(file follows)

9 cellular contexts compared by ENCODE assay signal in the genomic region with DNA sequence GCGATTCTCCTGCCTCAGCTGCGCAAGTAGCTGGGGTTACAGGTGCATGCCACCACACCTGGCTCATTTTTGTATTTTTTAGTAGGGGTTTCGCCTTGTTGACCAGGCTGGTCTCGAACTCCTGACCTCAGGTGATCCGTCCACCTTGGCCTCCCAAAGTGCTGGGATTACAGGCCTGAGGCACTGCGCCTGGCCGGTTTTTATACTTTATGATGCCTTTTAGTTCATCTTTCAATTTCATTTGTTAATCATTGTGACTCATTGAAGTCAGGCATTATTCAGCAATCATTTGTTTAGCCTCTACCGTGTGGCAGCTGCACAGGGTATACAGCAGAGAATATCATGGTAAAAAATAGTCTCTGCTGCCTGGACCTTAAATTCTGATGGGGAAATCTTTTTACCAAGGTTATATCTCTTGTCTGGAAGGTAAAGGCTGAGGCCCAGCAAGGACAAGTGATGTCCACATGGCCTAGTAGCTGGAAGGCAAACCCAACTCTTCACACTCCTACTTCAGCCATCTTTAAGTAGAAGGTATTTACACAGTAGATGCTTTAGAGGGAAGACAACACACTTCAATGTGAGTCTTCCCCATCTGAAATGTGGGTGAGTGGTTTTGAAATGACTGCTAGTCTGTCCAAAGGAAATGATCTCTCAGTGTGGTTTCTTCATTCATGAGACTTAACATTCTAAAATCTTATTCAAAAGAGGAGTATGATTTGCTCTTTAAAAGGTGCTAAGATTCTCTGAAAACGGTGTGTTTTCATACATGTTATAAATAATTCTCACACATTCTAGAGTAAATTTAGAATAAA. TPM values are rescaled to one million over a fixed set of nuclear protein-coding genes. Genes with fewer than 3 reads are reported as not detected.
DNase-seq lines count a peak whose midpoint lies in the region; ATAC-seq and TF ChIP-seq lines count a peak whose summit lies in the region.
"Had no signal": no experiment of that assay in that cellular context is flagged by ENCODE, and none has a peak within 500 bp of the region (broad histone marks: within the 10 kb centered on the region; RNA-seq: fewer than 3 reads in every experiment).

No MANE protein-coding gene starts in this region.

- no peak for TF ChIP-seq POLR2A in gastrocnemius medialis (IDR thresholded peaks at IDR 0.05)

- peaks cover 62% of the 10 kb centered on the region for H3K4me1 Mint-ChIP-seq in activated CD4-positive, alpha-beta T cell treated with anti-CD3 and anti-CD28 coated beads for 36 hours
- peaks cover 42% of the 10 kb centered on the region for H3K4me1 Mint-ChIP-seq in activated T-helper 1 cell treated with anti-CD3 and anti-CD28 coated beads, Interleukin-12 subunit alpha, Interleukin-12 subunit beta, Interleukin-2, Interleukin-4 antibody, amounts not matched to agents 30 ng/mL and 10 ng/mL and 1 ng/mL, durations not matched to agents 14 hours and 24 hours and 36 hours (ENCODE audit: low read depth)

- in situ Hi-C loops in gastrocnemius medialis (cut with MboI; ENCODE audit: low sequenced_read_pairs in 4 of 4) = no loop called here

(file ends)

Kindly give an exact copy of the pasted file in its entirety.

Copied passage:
9 cellular contexts compared by ENCODE assay signal in the genomic region with DNA sequence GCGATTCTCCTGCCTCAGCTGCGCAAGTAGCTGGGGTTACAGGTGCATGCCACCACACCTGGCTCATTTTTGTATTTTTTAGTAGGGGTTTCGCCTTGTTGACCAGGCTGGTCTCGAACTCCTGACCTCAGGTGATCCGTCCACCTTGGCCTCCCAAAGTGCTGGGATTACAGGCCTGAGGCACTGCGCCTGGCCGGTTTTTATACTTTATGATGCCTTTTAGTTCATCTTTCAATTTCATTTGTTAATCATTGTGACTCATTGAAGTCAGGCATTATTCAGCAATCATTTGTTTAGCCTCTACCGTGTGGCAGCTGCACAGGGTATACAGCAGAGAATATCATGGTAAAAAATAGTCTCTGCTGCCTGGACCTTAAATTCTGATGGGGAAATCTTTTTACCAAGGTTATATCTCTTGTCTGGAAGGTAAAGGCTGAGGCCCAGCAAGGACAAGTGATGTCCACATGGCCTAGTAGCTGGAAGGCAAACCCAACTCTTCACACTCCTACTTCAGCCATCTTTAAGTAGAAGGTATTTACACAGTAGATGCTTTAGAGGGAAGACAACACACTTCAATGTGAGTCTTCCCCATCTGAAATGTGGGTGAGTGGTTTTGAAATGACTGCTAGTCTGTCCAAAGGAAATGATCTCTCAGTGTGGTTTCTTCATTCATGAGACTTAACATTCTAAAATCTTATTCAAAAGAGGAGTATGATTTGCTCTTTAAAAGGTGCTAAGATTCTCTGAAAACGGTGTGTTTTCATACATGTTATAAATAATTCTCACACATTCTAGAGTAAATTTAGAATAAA. TPM values are rescaled to one million over a fixed set of nuclear protein-coding genes. Genes with fewer than 3 reads are reported as not detected.
DNase-seq lines count a peak whose midpoint lies in the region; ATAC-seq and TF ChIP-seq lines count a peak whose summit lies in the region.
"Had no signal": no experiment of that assay in that cellular context is flagged by ENCODE, and none has a peak within 500 bp of the region (broad histone marks: within the 10 kb centered on the region; RNA-seq: fewer than 3 reads in every experiment).

No MANE protein-coding gene starts in this region.

- no peak for TF ChIP-seq POLR2A in gastrocnemius medialis (IDR thresholded peaks at IDR 0.05)

- peaks cover 62% of the 10 kb centered on the region for H3K4me1 Mint-ChIP-seq in activated CD4-positive, alpha-beta T cell treated with anti-CD3 and anti-CD28 coated beads for 36 hours
- peaks cover 42% of the 10 kb centered on the region for H3K4me1 Mint-ChIP-seq in activated T-helper 1 cell treated with anti-CD3 and anti-CD28 coated beads, Interleukin-12 subunit alpha, Interleukin-12 subunit beta, Interleukin-2, Interleukin-4 antibody, amounts not matched to agents 30 ng/mL and 10 ng/mL and 1 ng/mL, durations not matched to agents 14 hours and 24 hours and 36 hours (ENCODE audit: low read depth)

- in situ Hi-C loops in gastrocnemius medialis (cut with MboI; ENCODE audit: low sequenced_read_pairs in 4 of 4) = no loop called here